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Becoming yourself

Sunday, July 16th, 2017 , by
Becoming yourself


    You often call me on the phone or drop by to interrupt my continuous and enervating solving of problems and keeping of promises, and while I listen impatiently to your enthusiastic rants, being annoyed by every insignificant detail you must tell me about your newest idea, I slowly get away from the inertia of my busy life. The confidence you spread across the room and the calm passion of your speech always seems to help me put on rose-colored glasses for a moment and believe I can do anything I want to. For this reason, I hope you will have about the same strength I need to listen to you when I’m tired, and the willing to leave aside your dreaming and planning for a few minutes and read these words dedicated to you.


    We have known each other since both of us can remember. More precisely, we’ve been getting to know more of each other since we can remember. As my sister, you are the one who knows and understands me the best and I had thought I understand you the best too. Now, after everything that happened during the past year, I can’t dare to think the same because you simply amaze me and I have to admit it.


    Your huge brown eyes are now livelier than ever before, and the large smile you work your little pink lips into brightens the day. For months and weeks I thought you hated me just like the rest of our family, and misinterpreted the ice cold look in your eyes as arrogance. I thought you might be depressed, or just lazy and too dramatic. I thought you were just an usual teenager, acting like one. After you have been diagnosed with a psychotic disorder followed weeks of chaotic thoughts, violent negative feelings, guilt, rapidly changing points of view, an unbearable amount of tension between the family members and the feeling that I was somehow dead, and everything I had ever believed in was meaningless. When everyone got over this and you started to feel better, I started again to do things. Just forced myself to do things because our lives had to go on. I did things for people who wanted things, because it was my responsibility or because it was in my power to do so. I had been dragged around in every direction by everyone I didn’t want to upset or let down, and lost my interest in anything. I didn’t want to be a certain way or to do anything in particular anymore. Besides, I wanted not to see you, not because I was mad at you, but because I thought you should be mad at me and because I was mad at myself for not having realized something was wrong, and that you needed help - for having let you suffer.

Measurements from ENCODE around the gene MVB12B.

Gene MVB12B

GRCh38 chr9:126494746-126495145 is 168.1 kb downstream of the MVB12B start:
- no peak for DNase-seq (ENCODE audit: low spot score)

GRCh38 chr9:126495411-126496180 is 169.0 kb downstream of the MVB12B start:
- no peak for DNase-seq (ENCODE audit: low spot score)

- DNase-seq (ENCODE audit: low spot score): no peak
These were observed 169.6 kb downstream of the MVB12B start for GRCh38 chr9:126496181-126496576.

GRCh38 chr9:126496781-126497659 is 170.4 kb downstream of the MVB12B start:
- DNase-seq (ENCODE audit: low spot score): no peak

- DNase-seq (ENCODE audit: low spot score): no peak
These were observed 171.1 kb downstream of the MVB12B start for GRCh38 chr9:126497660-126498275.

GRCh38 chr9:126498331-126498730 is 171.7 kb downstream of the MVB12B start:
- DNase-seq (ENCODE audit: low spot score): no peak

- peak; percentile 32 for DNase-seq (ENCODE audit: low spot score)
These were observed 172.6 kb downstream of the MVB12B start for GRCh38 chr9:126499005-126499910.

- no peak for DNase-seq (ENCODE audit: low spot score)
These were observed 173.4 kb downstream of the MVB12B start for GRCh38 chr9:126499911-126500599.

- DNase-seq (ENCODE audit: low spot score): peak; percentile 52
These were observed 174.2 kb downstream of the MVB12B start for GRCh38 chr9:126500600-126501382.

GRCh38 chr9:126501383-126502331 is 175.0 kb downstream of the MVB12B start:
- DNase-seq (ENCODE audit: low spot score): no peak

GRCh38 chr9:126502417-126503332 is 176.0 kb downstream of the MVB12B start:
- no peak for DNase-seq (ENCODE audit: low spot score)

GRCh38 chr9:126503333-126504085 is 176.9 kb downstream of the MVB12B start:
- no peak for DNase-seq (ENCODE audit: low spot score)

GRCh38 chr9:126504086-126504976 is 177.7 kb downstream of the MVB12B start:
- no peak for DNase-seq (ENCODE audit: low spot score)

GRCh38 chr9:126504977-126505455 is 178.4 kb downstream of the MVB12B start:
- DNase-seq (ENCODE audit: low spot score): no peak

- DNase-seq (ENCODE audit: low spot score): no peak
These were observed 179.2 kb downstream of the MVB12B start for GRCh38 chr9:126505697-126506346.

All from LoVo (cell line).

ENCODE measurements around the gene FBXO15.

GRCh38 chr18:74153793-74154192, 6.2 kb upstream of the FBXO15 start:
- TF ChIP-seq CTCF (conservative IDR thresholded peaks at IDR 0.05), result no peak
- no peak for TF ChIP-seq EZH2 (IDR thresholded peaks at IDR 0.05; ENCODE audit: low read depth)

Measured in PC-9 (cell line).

We were both too young when your illness emerged. You were not yourself yet and your developing personality was overshadowed by symptoms. Now it’s been two months since you stopped taking any medication and you started becoming your true self. Two months since you started charming me, involving me in your frantic search for things to do and things to wish for, and making me painfully miss you when we are apart, exactly like when we were toddlers. 


    The way you get so passionate about everything you do gives me energy to start wishing things again. When you tell me how you are going to achieve your goals I feel stronger and more confident. Your great plans are not naïve but bold and positive.   


    Not every time you tried something was a success, and very often people you asked to help turned you down. At first you requested an enormous amount of attention and involvement from everyone, close friends or mere acquaintances. We supported you and helped but the innumerable ideas you were able to produce were just too much for us. Many times people, even I, couldn’t give you everything you wanted or spend as much time as you needed on your little projects. One of the things that I appreciate most about you is that the long stream of failures and rejections did not make you shut yourself to new challenges. You proved strength, confidence and the power of being understanding. You built up your self esteem and learned to look for people who genuinely share your interest in certain activities and causes. You are objective and flexible but you do not repress yourself.


    Many of your goals include helping, teaching and discovering persons because you are kind and you take as much joy in other people’s achievements as you take in yours. This often materializes in the form of care for and a desire to spend time with children.


    You know yourself. You must have figured out by this point that this is an eulogy and you probably wonder why I haven’t mentioned your trademark qualities so far. I am not the only one who praises you and you are used to hearing how good you are at sports, how beautiful you look and how well proportioned are your sketches. Someone had to remind you that you mean more than that. Being funny is not an insignificant attribute, but the essence of your own self is deeper than that.   


    Of course you have flaws too, but naming them is pointless because I know that you are aware of them. You are not afraid to say you are not perfect, even though you are. Your flaws do not define you because you have the power and willingness to improve yourself. You keep looking for your true self and reinventing your own person with an unbelievable capability to introspect and a strong will. Even though you are young and the best of times are yet to come, I believe you are complete. Completely amazing. I have nothing more to say but thank you for inspiring me, charging me with positive energy and reminding me there are plenty of things I can do to make the world a better place.      


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# EGreetings
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